JERUSALEM • Israeli Prime Minister Benjamin Netanyahu rejected calls for his country to take in some of the refugees streaming through the Middle East, citing the potential risks.
"Israel is not indifferent to the human tragedy of the refugees from Syria and Africa," he said at a Cabinet meeting held in Jerusalem on Sunday.
"But Israel is a small country, a very small country, that lacks demographic and geographic depth; therefore, we must control our borders against illegal migrants and terrorism."
Mr Netanyahu said Israel is discussing multilateral aid packages with other European governments aimed at helping African states "in order to deal with the problem at the source".
Israeli opposition leader Isaac Herzog stirred a heated national debate over the issue after he said on Saturday that "Jews cannot remain indifferent when hundreds of thousands of refugees are seeking safe harbour".
WHY BORDER CONTROLS MATTER
"Israel is not indifferent to the human tragedy of the refugees from Syria and Africa. But Israel is a small country, a very small country, that lacks demographic and geographic depth; therefore, we must control our borders against illegal migrants and terrorism."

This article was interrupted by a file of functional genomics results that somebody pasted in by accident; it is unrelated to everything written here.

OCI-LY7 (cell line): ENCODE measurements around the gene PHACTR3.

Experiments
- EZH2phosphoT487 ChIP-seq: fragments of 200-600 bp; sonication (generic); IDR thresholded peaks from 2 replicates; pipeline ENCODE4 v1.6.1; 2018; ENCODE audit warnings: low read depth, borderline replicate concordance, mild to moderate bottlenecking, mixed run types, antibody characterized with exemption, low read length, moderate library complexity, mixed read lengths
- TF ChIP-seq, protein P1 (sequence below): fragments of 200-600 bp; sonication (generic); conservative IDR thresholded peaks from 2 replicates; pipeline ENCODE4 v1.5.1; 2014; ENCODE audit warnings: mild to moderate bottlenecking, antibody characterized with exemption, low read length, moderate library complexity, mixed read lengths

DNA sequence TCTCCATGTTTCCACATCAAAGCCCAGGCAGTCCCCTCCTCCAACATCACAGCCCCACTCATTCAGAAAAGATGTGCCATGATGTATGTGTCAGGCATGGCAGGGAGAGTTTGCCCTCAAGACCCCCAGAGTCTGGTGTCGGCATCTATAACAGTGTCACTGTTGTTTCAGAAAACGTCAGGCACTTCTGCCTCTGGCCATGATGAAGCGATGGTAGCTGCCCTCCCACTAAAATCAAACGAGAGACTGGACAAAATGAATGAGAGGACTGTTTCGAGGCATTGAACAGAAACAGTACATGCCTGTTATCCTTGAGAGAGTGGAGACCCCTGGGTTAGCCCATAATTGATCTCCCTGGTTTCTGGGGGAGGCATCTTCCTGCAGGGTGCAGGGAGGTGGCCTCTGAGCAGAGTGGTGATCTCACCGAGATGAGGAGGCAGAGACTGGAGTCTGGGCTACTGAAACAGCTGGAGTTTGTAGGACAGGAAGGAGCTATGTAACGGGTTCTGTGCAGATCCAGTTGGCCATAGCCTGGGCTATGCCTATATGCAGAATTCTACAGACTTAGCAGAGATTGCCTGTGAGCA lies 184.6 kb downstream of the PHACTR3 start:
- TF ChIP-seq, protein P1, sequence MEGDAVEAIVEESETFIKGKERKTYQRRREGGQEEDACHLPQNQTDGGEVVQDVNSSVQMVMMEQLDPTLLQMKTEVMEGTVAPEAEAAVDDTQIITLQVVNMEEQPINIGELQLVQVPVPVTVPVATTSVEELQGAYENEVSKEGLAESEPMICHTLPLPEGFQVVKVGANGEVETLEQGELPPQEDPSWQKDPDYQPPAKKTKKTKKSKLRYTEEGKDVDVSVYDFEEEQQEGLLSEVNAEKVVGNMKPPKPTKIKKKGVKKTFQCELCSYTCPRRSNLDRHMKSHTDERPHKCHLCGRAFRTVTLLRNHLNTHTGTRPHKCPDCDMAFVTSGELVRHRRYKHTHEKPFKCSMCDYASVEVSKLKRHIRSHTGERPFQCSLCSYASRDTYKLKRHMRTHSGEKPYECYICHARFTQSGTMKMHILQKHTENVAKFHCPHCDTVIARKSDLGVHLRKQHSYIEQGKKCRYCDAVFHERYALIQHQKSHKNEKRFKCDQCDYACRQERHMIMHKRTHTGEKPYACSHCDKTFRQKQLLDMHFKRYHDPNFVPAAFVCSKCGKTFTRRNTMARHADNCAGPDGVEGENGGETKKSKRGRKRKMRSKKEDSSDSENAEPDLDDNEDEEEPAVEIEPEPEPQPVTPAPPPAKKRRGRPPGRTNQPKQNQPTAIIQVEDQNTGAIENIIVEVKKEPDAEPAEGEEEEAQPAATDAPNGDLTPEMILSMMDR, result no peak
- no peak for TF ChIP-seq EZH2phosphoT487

ISRAELI PRIME MINISTER BENJAMIN NETANYAHU, on risks of letting refugees in
Israel, a state of about 8 million people, has long been torn between the humanitarian demands of taking in non-Jews in need and its fears about maintaining its Jewish character and security in a hostile and increasingly chaotic region.
Palestinian President Mahmoud Abbas has called on Israel to allow Palestinians from refugee camps in neighbouring Syria enter the West Bank.
But Israeli Immigration Minister Zeev Elkin rejected any such possibility, describing it to Israel Radio as "a back door effort to carry out the Palestinian right of return".
Israel is still grappling with the presence of tens of thousands of African migrants and asylum seekers who surreptitiously crossed the border from Egypt in recent years.
It has halted the influx mostly by completing construction of a steel border fence that stretches from the southern resort town of Eilat to Gaza.
Having also built security fences on its frontiers with Lebanon and Syria, Israel said it is now moving ahead with a previously announced plan to build a fence along the border with Jordan.
Although Jordan and Israel have signed a peace treaty and that border has long been calm, Israel fears that it could become a vulnerable entry point for illegal migration and hostile infiltrations.
Mr Netanyahu said Israel would start by building the fence along a roughly 30km stretch from Eilat to Timna, where an airport is under construction.
BLOOMBERG, NEW YORK TIMES